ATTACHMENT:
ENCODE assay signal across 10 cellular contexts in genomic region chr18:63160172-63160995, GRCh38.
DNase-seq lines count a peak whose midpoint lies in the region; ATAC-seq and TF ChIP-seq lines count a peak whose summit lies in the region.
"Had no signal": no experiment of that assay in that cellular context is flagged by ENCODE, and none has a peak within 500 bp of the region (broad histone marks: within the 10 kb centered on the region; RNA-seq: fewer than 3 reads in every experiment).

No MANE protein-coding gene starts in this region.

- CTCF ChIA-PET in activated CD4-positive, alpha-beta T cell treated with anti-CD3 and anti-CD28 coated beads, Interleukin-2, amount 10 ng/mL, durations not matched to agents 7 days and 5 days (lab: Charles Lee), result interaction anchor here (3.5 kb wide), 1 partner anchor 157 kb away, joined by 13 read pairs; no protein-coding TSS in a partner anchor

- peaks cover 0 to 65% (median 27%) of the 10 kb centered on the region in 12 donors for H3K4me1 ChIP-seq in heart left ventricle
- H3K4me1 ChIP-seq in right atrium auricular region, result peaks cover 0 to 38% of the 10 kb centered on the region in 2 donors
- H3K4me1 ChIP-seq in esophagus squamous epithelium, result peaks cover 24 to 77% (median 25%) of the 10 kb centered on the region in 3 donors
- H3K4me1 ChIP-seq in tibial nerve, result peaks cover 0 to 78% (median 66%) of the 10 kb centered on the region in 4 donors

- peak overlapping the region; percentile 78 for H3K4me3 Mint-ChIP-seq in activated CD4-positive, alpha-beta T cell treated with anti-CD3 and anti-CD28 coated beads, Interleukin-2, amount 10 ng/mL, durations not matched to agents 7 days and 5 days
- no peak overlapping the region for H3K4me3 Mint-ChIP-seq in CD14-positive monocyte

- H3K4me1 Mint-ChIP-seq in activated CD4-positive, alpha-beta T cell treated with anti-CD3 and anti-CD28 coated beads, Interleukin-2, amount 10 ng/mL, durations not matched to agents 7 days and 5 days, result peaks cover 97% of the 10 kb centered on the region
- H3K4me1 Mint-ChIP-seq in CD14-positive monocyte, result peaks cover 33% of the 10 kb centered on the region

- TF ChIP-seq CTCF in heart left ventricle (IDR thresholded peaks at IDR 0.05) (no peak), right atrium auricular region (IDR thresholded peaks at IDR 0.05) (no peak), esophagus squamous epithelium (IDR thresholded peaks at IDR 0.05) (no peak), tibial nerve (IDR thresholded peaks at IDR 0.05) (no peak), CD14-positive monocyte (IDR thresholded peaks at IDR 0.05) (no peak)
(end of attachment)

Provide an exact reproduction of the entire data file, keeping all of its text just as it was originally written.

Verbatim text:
ENCODE assay signal across 10 cellular contexts in genomic region chr18:63160172-63160995, GRCh38.
DNase-seq lines count a peak whose midpoint lies in the region; ATAC-seq and TF ChIP-seq lines count a peak whose summit lies in the region.
"Had no signal": no experiment of that assay in that cellular context is flagged by ENCODE, and none has a peak within 500 bp of the region (broad histone marks: within the 10 kb centered on the region; RNA-seq: fewer than 3 reads in every experiment).

No MANE protein-coding gene starts in this region.

- CTCF ChIA-PET in activated CD4-positive, alpha-beta T cell treated with anti-CD3 and anti-CD28 coated beads, Interleukin-2, amount 10 ng/mL, durations not matched to agents 7 days and 5 days (lab: Charles Lee), result interaction anchor here (3.5 kb wide), 1 partner anchor 157 kb away, joined by 13 read pairs; no protein-coding TSS in a partner anchor

- peaks cover 0 to 65% (median 27%) of the 10 kb centered on the region in 12 donors for H3K4me1 ChIP-seq in heart left ventricle
- H3K4me1 ChIP-seq in right atrium auricular region, result peaks cover 0 to 38% of the 10 kb centered on the region in 2 donors
- H3K4me1 ChIP-seq in esophagus squamous epithelium, result peaks cover 24 to 77% (median 25%) of the 10 kb centered on the region in 3 donors
- H3K4me1 ChIP-seq in tibial nerve, result peaks cover 0 to 78% (median 66%) of the 10 kb centered on the region in 4 donors

- peak overlapping the region; percentile 78 for H3K4me3 Mint-ChIP-seq in activated CD4-positive, alpha-beta T cell treated with anti-CD3 and anti-CD28 coated beads, Interleukin-2, amount 10 ng/mL, durations not matched to agents 7 days and 5 days
- no peak overlapping the region for H3K4me3 Mint-ChIP-seq in CD14-positive monocyte

- H3K4me1 Mint-ChIP-seq in activated CD4-positive, alpha-beta T cell treated with anti-CD3 and anti-CD28 coated beads, Interleukin-2, amount 10 ng/mL, durations not matched to agents 7 days and 5 days, result peaks cover 97% of the 10 kb centered on the region
- H3K4me1 Mint-ChIP-seq in CD14-positive monocyte, result peaks cover 33% of the 10 kb centered on the region

- TF ChIP-seq CTCF in heart left ventricle (IDR thresholded peaks at IDR 0.05) (no peak), right atrium auricular region (IDR thresholded peaks at IDR 0.05) (no peak), esophagus squamous epithelium (IDR thresholded peaks at IDR 0.05) (no peak), tibial nerve (IDR thresholded peaks at IDR 0.05) (no peak), CD14-positive monocyte (IDR thresholded peaks at IDR 0.05) (no peak)